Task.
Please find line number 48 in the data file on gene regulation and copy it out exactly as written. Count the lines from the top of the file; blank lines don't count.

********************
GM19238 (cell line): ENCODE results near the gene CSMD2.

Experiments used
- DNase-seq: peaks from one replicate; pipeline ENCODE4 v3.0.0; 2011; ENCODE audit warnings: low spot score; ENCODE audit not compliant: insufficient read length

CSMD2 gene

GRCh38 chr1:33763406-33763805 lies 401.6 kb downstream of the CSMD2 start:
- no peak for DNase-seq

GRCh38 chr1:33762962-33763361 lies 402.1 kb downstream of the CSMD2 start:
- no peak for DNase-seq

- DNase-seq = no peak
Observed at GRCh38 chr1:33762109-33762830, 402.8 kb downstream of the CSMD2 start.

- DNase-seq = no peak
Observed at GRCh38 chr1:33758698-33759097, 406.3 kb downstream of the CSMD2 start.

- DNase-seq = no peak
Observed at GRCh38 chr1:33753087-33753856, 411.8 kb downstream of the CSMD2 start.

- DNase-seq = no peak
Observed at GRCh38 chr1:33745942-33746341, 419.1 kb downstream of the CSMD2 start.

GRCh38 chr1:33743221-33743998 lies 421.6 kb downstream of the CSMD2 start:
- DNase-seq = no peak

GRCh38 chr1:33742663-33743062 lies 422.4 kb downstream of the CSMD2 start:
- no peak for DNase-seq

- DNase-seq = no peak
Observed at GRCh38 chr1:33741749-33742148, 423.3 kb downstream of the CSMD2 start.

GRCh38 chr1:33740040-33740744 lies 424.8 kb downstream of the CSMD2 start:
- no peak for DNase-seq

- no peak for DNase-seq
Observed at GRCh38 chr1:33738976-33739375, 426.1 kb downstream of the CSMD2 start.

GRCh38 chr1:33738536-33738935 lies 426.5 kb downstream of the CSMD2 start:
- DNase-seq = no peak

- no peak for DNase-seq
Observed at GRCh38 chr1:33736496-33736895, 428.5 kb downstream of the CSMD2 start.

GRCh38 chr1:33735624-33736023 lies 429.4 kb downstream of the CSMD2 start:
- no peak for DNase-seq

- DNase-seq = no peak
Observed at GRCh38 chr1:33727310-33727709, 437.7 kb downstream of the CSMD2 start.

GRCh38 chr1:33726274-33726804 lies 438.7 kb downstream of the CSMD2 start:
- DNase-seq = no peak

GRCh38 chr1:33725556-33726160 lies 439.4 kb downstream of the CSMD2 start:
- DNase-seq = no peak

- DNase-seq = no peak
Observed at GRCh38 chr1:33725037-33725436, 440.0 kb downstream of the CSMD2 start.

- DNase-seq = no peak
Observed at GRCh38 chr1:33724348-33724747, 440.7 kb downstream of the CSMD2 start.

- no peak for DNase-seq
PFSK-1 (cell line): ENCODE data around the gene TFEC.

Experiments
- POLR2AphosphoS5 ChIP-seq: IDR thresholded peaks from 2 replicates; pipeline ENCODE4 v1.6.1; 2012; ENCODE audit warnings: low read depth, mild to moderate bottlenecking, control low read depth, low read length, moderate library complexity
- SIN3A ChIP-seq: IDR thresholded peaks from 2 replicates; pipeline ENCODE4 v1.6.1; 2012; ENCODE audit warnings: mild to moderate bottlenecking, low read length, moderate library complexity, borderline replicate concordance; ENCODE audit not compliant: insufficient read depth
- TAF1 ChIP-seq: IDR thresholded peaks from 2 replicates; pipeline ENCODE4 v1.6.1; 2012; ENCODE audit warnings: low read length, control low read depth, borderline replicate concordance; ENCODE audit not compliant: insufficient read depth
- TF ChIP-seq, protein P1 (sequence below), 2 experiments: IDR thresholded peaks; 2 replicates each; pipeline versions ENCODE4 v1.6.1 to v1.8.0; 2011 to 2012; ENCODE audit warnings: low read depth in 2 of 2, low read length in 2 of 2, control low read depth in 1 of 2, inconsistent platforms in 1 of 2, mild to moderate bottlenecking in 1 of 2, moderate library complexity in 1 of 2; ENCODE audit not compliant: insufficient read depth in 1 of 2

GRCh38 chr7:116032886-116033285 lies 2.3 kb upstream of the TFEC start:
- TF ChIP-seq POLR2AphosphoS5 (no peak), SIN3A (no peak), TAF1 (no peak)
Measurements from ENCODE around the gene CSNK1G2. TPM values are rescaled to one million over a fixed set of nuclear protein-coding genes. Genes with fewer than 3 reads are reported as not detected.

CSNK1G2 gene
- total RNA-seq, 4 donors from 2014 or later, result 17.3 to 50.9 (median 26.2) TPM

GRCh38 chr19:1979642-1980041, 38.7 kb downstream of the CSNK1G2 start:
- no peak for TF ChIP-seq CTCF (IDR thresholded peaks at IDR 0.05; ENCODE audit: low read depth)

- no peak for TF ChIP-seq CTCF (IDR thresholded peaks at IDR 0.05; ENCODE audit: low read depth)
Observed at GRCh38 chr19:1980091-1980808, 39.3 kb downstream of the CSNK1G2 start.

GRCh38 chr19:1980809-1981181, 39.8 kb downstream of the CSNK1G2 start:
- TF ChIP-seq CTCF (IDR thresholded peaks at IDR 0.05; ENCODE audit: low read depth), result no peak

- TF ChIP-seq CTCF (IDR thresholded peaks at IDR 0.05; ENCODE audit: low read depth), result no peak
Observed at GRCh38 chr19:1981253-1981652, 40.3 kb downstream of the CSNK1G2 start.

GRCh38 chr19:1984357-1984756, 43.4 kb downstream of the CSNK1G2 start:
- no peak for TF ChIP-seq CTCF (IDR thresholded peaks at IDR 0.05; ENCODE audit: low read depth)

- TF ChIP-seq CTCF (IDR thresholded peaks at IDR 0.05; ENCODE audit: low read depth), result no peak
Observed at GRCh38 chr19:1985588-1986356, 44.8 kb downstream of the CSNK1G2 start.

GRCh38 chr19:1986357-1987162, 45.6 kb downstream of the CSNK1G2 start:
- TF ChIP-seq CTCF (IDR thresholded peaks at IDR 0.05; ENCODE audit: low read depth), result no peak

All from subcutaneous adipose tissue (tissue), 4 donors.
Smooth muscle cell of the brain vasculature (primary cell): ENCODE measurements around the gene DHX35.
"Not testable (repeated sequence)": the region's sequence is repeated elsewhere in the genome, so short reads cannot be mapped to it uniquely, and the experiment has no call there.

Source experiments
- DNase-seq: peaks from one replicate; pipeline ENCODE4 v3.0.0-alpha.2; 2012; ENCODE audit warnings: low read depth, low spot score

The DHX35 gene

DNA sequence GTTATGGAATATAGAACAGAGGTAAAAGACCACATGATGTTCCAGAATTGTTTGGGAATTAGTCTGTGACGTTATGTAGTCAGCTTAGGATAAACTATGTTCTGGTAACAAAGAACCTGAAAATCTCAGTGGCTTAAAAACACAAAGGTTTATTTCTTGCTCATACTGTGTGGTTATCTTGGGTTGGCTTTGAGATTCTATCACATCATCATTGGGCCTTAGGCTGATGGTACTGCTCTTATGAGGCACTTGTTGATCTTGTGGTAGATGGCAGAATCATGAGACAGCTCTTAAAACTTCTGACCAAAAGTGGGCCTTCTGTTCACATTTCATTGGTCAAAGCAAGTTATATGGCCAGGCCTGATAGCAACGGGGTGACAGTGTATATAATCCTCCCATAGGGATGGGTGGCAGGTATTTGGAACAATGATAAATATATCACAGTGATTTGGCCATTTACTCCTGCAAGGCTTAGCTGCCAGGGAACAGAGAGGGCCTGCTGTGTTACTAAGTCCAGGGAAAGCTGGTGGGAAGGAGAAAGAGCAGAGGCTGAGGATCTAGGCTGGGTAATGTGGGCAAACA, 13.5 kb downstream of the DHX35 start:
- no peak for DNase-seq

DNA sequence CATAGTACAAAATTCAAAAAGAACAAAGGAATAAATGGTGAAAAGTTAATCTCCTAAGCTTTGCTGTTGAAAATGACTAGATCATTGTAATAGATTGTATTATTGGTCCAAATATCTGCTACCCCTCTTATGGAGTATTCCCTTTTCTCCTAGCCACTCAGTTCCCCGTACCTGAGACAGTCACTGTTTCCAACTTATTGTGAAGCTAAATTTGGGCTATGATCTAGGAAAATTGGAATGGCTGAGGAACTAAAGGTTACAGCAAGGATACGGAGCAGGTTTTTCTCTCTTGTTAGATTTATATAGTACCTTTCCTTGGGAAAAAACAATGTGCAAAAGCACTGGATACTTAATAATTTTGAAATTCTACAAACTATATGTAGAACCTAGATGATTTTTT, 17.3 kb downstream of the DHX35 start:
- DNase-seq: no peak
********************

- TAF1 ChIP-seq: IDR thresholded peaks from 2 replicates; pipeline ENCODE4 v1.6.1; 2012; ENCODE audit warnings: low read length, control low read depth, borderline replicate concordance; ENCODE audit not compliant: insufficient read depth